Leadership Rules

Beware of the "Used to" Leader

We all know leaders who live in the past. Who dwell on what's already happened. Who believe their best days are behind them. And drag everyone around them into the mosh pit of the past. 

That's not great leadership. 

Honor the past, but dwell on it. Your leadership needs to be all about the present and the future, and not focused on the past. Don't be a "used to" leader! 

"Used to" leaders are inconsistent.

A "used to" leader is someone who lives in the past, and has drifted away from commitments you once made.

"Used to" Leaders are always talking about how..... or when I was around...... or remember that time we.......

I "used to" workout.

I "used to" have a regular prayer time.

I "used to" be a hard worker.

I "used to" date my wife/husband on a regular basis.

I "used to" be a learner and read consistently.

I "used to" read the Scriptures daily.

I "used to" have fun with my kids.

I "used to" be a good friend and carve out quality time. 

I want to be an "I AM" leader. I want to be an "I Will" leader. Making it happen today. Making it happen tomorrow. Focused on today. Being present.

Don't be a "used to" leader.

Push into the "am" and "will" and disregard the "used to!" 

7 Ways to Create Great Customer Service

I've worked on some great teams over the past several years, and seen great customer service in action. One of the places I learned the most about great customer service was Lost Valley Ranch, an incredible guest ranch in Colorado. Serving the guests was part of the DNA of the staff. We took great pride in our ability to create a great experience for our guests through unmatched customer service.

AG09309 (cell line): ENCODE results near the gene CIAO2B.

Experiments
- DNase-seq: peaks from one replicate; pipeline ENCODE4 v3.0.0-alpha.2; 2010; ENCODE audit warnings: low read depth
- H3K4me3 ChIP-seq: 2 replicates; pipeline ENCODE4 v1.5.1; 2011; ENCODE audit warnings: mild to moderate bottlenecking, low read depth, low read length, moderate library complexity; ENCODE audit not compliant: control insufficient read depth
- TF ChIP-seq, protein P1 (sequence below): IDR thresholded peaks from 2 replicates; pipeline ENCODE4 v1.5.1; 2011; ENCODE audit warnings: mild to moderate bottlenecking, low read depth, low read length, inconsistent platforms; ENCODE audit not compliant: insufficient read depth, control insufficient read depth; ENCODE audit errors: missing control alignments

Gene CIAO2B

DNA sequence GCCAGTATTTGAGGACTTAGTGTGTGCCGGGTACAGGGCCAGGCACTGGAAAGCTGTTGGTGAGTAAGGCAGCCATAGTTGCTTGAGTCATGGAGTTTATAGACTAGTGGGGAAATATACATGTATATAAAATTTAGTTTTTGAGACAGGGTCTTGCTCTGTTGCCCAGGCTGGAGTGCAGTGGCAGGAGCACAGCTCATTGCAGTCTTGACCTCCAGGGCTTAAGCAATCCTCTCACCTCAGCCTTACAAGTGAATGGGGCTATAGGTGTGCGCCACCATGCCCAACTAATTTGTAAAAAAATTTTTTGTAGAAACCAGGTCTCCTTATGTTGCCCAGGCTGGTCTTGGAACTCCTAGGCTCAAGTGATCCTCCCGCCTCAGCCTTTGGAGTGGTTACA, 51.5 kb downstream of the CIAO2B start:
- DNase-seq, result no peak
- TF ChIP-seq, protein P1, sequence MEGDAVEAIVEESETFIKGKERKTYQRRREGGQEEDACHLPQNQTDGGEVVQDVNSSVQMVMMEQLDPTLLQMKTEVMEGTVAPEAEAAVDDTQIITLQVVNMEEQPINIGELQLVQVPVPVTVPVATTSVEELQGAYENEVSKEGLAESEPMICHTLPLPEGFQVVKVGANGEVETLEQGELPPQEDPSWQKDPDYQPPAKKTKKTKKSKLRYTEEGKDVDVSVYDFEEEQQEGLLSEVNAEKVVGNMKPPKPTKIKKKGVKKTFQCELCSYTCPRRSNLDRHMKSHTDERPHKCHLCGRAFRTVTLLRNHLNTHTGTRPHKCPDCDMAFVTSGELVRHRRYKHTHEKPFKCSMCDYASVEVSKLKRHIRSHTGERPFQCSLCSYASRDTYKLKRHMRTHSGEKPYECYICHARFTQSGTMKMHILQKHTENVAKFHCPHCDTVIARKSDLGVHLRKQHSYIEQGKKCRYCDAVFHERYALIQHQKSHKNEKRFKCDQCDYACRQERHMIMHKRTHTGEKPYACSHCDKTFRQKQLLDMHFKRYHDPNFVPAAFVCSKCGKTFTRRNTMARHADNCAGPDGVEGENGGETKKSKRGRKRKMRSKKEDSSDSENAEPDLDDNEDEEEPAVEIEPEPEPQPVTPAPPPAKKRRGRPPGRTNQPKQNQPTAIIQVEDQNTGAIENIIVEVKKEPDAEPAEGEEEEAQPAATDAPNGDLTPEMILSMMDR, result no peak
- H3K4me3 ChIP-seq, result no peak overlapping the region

Here are a few of the ways we did that:

1. Treat someone like you would want to be treated- the Golden Rule. It really does work. And it makes sense. Common sense. Use it.

2. Remember someone's name. Always. Especially when you've met them before. And if you don't remember, just ask them. Knowing someone's name and using their name is a form of honor. 

3. Let your actions speak way louder than your words. Don't just talk about it. Make it happen. Without flare and fanfare. Your work can be a great example of your attitude and commitment to service. Love people through serving people. 

4. Anticipate. Stay a step ahead of your clients or guests. Don't wait for them to ask for something. Figure it out before they even need it. You're smart and you're people are smart, so give them the runway to meet the needs of guests. 

5. Make small things big things. In terms of your commitment to excellence. Be great at the insignificant. Put effort and energy into the normal and mundane, and this will set you apart. 

6. Engage in meaningful conversation. Serving creates opportunity for impact- it builds a bridge. So make sure to connect with your guests or clients through conversation when it's appropriate. Understand who they are by understanding what they read, what they watch, where they travel and what their interests are.

7. Interact with purpose. Look people in the eye when saying hi. Don't walk by a guest without engaging in eye contact, regardless of where you are. Speak with honor and dignity. Go first- go first with smiling, with interacting, with saying hello, with engaging them in a conversation.

Leaders should Celebrate your Rivals

Winning. Competition. Rivalry. For all of us who are Type A Leaders, jealousy in the form of competition is always a struggle. You may call it something else (competitive spirit, goal-oriented, fast pace), but at the end of the day, we all struggle with being jealous or envious of others successes, especially when it is in the same industry, or same town, or same circle, or same customer base.